A writer’s job is to synthesise facets of life through the medium of words. And the sense of belonging is something most people experience at some point in their lives, pining for a particular time and place where the future is never in question, where the living is easy, the fish are jumping, and the cotton is high.     

 

I’m sitting in the railway station.

Got a ticket to my destination,

On a tour of one night stands my suitcase and guitar at hand.

And ev’ry stop is neatly planned for a poet and a one-man band.

Home-ward bound.

I wish I was,

Home-ward bound.

Home where my thought’s escaping,

Home where my music’s playing,

Home where my love lies waiting

Silently for me.

 

In 1965 an unknown singer-songwriter came to England to perform in pubs and clubs and fell in love with a young lady who was to become his muse. Paul Simon wrote down the words to this song while waiting to catch the ‘milk’ train from either Liverpool or Widnes Station (Paul says Liverpool but Widnes claim the glory). Travelling alone between gigs this New Yorker thought of home as the place where Kathy was waiting for him, Brentwood in Essex.

 

 

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Buy My Time?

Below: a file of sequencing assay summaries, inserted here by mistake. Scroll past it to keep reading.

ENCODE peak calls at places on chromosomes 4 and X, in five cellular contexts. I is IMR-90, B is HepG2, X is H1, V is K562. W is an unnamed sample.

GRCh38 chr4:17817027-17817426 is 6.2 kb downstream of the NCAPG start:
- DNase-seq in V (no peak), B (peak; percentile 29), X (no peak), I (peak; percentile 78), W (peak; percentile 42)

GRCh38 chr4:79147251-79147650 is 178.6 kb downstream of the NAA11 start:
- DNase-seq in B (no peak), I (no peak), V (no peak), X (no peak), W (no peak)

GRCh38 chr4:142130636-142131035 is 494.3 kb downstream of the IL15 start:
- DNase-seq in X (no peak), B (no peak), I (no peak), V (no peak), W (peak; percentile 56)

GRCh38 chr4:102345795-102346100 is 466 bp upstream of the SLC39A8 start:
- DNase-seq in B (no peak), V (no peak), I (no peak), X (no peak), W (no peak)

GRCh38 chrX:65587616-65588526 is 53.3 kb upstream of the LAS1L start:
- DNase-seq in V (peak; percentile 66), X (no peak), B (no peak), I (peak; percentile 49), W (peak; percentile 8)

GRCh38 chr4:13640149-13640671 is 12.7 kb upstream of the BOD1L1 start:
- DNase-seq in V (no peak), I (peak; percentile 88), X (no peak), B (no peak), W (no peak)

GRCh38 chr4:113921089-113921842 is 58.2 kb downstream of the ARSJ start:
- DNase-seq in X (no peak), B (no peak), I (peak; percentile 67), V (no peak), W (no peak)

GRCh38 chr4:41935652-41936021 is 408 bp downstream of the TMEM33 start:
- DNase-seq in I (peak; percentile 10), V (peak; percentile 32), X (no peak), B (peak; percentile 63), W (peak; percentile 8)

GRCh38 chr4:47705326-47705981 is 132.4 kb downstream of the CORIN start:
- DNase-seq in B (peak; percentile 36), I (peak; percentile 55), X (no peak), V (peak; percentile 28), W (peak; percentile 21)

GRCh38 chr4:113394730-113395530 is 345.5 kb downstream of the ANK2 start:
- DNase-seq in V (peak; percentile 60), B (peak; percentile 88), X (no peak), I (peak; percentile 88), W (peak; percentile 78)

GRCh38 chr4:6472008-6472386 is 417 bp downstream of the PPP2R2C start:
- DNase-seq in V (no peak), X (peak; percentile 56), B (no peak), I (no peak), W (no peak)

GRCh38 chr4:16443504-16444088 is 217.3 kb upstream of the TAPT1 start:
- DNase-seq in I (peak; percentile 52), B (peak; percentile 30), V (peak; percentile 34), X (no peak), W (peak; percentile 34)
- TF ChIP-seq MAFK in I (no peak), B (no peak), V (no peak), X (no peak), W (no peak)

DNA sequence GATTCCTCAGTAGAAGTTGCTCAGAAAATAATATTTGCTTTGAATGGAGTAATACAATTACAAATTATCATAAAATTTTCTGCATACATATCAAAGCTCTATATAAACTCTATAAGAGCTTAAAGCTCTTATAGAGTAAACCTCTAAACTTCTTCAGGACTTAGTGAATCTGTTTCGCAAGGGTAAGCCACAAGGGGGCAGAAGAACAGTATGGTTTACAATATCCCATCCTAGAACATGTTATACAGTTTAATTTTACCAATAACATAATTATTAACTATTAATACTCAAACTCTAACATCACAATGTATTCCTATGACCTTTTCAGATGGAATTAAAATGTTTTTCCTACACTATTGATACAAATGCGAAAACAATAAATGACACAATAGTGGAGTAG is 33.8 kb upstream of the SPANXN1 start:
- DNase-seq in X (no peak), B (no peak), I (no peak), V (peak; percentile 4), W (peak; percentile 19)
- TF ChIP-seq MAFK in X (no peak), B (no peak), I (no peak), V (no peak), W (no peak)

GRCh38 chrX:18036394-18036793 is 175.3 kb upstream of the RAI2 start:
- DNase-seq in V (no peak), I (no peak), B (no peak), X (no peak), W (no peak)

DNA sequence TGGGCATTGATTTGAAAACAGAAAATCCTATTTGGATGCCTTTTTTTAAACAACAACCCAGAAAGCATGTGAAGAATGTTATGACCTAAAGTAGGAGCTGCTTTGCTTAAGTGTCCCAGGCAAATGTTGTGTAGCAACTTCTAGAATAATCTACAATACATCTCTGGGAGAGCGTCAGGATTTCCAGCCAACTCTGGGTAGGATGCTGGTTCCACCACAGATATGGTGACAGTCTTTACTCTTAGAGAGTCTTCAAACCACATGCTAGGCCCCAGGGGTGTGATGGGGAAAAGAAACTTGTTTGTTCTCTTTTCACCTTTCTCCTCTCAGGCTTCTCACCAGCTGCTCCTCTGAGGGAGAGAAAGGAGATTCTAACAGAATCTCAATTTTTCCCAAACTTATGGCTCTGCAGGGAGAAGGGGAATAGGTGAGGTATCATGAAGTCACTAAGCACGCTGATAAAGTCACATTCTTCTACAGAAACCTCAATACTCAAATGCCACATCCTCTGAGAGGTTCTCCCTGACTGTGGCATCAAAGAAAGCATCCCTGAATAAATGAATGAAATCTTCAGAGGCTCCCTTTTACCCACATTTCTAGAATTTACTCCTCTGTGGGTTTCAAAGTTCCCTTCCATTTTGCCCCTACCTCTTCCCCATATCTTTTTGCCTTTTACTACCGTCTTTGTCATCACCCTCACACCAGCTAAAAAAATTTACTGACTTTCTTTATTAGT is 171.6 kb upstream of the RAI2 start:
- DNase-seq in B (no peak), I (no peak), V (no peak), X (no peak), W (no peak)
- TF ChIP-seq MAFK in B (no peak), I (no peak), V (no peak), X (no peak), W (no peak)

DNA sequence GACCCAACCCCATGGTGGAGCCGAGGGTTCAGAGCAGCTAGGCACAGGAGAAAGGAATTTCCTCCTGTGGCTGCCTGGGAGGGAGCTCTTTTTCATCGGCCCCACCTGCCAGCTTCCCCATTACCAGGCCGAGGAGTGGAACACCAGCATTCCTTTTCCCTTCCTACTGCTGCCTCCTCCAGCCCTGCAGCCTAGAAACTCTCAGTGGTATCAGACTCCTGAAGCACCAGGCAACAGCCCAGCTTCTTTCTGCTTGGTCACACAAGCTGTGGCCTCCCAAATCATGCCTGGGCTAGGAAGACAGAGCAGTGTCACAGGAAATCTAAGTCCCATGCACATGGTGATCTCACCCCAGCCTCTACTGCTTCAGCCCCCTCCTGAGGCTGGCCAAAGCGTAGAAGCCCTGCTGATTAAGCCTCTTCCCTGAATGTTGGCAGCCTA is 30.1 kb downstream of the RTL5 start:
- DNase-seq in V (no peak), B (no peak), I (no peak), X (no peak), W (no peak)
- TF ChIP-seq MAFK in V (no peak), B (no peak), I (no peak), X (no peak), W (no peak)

The best intentions sometimes flounder through lack of time. The trouble is I’ve come to realise the only person who values my time is me. Perhaps that seems a silly conclusion to reach at my age but I don’t think it’s been quite so invasive until recently.

 

To give an example, last Monday I was working on a short story I wanted to enter into a competition. Time, always short, seemed to disappear like a black hole before I reached that critical point when the story appears (at least to me) ‘finished’. I’d just put the editing aside to make dinner when a member of the family rang needing my help, urgently. That was a week ago. I haven’t returned to the editing since. A calamity of minor disasters compounded all my writerly ambitions.

 

Now there are some things impossible to counter, such as members of staff being sick while others are taking their holidays. I have to cover their time at work, which might be unexpected but remains essentially unavoidable (after all it’s a family business and money pays the bills, not my writing). However, what really makes me mad is someone asking me to go somewhere, or to help with something, then not turning up at the allocated time. I hang around ‘in waiting’ but if I attempt do anything constructive, such as writing, it’s hard to concentrate because I’m expecting to break off at every minute. It isn’t that the time is lost but the quality is cheated.

 

Anyway this seems to be happening far more frequently of late so I decided to work out just how much time I spend ‘in waiting’ and was horrified to discover it amounted to almost eight hours last week – that’s a full day wasted. And I didn’t count everything, like that gap between putting the dinner on to cook and waiting for it to finish….or any of the other mindless jobs that the routine of life requires of us.

 

Time is an asset that can’t be replaced. Once spent it’s gone. And choosing how I spend my time seems to be down to me – except I’ve never learnt to say ‘no’ when someone needs me. And I’ve missed the closing date for that short story.